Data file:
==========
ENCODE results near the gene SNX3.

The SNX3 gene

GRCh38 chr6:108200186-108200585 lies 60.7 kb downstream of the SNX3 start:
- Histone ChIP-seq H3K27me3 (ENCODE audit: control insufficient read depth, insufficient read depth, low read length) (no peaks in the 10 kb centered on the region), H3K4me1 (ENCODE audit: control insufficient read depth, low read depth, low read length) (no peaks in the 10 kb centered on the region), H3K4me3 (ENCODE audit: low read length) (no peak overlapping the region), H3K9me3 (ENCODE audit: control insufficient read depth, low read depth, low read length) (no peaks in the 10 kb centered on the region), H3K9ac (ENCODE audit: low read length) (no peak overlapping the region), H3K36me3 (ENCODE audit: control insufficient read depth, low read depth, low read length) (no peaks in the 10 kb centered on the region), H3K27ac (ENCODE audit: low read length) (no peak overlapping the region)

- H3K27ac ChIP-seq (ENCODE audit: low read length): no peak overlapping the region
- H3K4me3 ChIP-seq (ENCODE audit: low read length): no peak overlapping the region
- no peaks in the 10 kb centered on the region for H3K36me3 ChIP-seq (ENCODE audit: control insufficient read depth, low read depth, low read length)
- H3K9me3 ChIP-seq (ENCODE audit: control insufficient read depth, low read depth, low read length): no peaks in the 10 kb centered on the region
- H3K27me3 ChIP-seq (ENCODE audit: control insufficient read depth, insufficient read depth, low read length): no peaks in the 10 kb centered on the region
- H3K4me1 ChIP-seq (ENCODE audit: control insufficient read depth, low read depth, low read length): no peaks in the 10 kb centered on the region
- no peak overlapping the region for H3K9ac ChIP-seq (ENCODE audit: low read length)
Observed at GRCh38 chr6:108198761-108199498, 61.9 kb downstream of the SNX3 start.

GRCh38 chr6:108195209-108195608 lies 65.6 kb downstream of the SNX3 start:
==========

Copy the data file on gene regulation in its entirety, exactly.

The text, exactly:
ENCODE results near the gene SNX3.

The SNX3 gene

GRCh38 chr6:108200186-108200585 lies 60.7 kb downstream of the SNX3 start:
- Histone ChIP-seq H3K27me3 (ENCODE audit: control insufficient read depth, insufficient read depth, low read length) (no peaks in the 10 kb centered on the region), H3K4me1 (ENCODE audit: control insufficient read depth, low read depth, low read length) (no peaks in the 10 kb centered on the region), H3K4me3 (ENCODE audit: low read length) (no peak overlapping the region), H3K9me3 (ENCODE audit: control insufficient read depth, low read depth, low read length) (no peaks in the 10 kb centered on the region), H3K9ac (ENCODE audit: low read length) (no peak overlapping the region), H3K36me3 (ENCODE audit: control insufficient read depth, low read depth, low read length) (no peaks in the 10 kb centered on the region), H3K27ac (ENCODE audit: low read length) (no peak overlapping the region)

- H3K27ac ChIP-seq (ENCODE audit: low read length): no peak overlapping the region
- H3K4me3 ChIP-seq (ENCODE audit: low read length): no peak overlapping the region
- no peaks in the 10 kb centered on the region for H3K36me3 ChIP-seq (ENCODE audit: control insufficient read depth, low read depth, low read length)
- H3K9me3 ChIP-seq (ENCODE audit: control insufficient read depth, low read depth, low read length): no peaks in the 10 kb centered on the region
- H3K27me3 ChIP-seq (ENCODE audit: control insufficient read depth, insufficient read depth, low read length): no peaks in the 10 kb centered on the region
- H3K4me1 ChIP-seq (ENCODE audit: control insufficient read depth, low read depth, low read length): no peaks in the 10 kb centered on the region
- no peak overlapping the region for H3K9ac ChIP-seq (ENCODE audit: low read length)
Observed at GRCh38 chr6:108198761-108199498, 61.9 kb downstream of the SNX3 start.

GRCh38 chr6:108195209-108195608 lies 65.6 kb downstream of the SNX3 start: